Naturally, they will push an agenda whose language is not particularly well-received among a large portion of the American public. As soon as individuals, who have either already paid off their loans or never had loans in the first place, see grads demanding “loan forgiveness,” many people begin to groan. They say things like, “It was their damn decision to take out those loans? Now they don’t want to pay them back?” Or, “No one put a gun to their heads to take out that huge loan! Tough shit! Pay up!” Or, “So people who have loans are bitching and whining, when they got to go off to school and party and enjoy college life? And now they want a bailout too?!?”
These are the dismissive remarks that follow any article on student loan debt. That is why redefining the movement is necessary, and that is precisely what #OWS is doing. The language of loan forgiveness is archaic, and why it’s being sloughed off. Those who have promoted this must deal with the fact that we live in very different times now, and that means bolder language is necessary. The 99% are taking responsibility for systems that are corrupted, and that goes for the student lending industry. They are seeking new ways to seize the rhetoric, and they don’t need to be on their knees begging for forgiveness.
Currently, there is an Occupy Student Debt group calling upon people to sign a pledge to refuse paying their loans. [Full disclosure: Although I am a freelance journalist, I am also an advocate for student loan debtors, and I am currently calling for a debtors’ strike. Contrary to the misinformation and lies being circulated about these efforts, there are well-known authors, activists, union organizers, etc. on board with this next move. As an activist, I believe fully in collaboration and do not stick to one particular idea for personal gain. That’s not how this works, especially when you are part of OWS].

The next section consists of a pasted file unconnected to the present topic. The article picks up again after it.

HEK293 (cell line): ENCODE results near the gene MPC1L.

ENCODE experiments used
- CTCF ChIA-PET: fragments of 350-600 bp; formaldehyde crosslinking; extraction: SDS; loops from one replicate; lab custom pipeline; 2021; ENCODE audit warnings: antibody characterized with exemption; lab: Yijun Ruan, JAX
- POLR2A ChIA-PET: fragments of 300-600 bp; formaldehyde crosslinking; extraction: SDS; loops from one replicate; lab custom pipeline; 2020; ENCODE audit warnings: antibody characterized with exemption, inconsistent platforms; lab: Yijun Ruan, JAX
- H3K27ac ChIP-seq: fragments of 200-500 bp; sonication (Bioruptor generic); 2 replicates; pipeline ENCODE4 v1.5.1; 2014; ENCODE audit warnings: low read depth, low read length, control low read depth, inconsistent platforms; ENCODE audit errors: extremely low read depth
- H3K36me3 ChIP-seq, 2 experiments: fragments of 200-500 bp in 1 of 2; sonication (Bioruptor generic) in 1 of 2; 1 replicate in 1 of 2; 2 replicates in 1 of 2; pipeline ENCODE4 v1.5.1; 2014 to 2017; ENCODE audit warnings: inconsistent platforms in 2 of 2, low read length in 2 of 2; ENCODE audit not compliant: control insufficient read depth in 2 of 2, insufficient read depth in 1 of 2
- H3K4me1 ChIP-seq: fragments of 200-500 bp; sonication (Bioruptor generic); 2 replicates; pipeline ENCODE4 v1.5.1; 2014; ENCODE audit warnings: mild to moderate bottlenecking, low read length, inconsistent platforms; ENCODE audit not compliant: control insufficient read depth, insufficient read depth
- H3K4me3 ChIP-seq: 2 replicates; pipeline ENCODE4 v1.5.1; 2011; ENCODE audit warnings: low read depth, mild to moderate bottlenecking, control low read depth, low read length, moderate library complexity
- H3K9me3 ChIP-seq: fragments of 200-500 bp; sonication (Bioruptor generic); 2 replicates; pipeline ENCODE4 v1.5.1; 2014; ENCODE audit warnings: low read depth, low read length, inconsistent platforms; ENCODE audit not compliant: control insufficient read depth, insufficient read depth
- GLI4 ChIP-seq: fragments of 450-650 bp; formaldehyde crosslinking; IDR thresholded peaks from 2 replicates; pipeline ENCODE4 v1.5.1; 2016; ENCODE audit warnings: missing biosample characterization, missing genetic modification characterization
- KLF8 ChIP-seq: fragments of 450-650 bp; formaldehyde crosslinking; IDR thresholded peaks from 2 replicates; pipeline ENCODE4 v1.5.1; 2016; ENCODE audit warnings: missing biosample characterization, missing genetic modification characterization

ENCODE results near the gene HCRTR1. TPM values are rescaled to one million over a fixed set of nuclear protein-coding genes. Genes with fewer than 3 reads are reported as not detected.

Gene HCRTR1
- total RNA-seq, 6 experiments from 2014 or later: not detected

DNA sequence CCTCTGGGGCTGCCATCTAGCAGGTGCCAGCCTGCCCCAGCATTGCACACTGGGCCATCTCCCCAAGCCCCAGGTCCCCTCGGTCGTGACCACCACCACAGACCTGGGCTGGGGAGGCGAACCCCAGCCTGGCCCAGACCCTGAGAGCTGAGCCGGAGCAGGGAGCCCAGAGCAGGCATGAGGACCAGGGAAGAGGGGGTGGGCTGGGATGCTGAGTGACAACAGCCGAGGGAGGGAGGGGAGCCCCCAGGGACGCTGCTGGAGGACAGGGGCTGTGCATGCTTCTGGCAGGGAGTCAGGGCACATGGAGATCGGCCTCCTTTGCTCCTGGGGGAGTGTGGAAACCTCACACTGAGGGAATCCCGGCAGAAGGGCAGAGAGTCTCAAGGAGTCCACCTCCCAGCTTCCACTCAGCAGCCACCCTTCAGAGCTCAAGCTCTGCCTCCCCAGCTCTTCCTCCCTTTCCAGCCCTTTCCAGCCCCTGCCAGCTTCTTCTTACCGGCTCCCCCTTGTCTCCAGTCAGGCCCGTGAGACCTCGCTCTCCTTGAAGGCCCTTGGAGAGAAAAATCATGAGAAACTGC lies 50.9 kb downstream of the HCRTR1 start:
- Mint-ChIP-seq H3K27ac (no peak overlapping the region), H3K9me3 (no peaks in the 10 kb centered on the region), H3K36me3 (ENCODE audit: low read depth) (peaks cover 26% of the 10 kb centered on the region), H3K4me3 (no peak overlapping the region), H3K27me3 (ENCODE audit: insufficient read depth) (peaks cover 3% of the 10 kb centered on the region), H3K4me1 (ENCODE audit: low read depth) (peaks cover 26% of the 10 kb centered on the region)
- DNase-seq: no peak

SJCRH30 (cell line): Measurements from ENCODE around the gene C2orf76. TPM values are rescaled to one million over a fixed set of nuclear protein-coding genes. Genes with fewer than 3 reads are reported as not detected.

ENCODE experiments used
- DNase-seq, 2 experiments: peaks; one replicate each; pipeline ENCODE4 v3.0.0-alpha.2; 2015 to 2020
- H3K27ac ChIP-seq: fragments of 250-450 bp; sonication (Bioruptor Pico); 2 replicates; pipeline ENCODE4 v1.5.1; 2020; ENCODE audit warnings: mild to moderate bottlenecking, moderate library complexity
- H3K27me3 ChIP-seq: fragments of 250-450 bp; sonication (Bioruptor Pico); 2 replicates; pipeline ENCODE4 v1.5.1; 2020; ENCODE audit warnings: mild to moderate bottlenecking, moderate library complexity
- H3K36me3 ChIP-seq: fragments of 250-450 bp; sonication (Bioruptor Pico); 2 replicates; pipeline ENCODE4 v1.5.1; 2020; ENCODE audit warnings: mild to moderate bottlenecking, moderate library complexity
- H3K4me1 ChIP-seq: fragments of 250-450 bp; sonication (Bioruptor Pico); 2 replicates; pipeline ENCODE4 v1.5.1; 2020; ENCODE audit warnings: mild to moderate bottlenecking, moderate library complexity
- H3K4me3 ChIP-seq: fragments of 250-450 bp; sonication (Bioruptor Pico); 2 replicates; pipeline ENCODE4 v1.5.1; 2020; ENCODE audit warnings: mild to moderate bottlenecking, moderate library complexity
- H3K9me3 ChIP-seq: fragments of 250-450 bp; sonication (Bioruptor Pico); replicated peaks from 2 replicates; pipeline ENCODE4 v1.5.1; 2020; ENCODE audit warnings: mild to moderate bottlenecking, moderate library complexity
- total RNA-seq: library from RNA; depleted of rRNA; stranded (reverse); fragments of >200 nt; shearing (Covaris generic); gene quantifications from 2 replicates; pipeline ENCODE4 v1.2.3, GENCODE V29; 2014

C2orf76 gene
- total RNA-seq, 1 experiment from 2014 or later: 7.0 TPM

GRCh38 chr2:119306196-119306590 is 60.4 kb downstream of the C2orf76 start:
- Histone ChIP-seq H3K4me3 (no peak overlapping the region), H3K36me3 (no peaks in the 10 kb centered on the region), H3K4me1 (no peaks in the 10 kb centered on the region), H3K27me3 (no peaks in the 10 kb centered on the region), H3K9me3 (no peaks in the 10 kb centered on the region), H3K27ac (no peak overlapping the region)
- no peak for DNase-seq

The Washington Post piece also inaccurately pits the call for loan forgiveness against the Occupy Student Debt campaign. If read carefully, it is clear that the groups seek similar things. However, using the terms “loan forgiveness” is poor. As I have stated before, it presumes that the borrower is a sinner and they are to blame for this catastrophe. It does not illustrate the problem in an accurate way, and it is easily dismissed or denigrated. On the other hand, Occupy Student Debt is reasserting the power of borrowers, and insisting that something must be done in a more direct action way. Asking policymakers to forgive of us our sins is not needed. Did borrowers who sought higher education do anything wrong? Absolutely not. So why do they need to ask for any sort of forgiveness?
As Mitchel Cohen aptly pointed out:
It is time for a new set of demands and that requires new, innovative language. Loan forgiveness? That’s soooo post-bailout!
Cryn Johannsen is the founder and executive director of All Education Matters (AEM). She is currently writing a book about the student lending crisis and how this mess can be fixed. Read her full HyperVocal archive here, and make sure to follow her on The Twitter @cjohanns.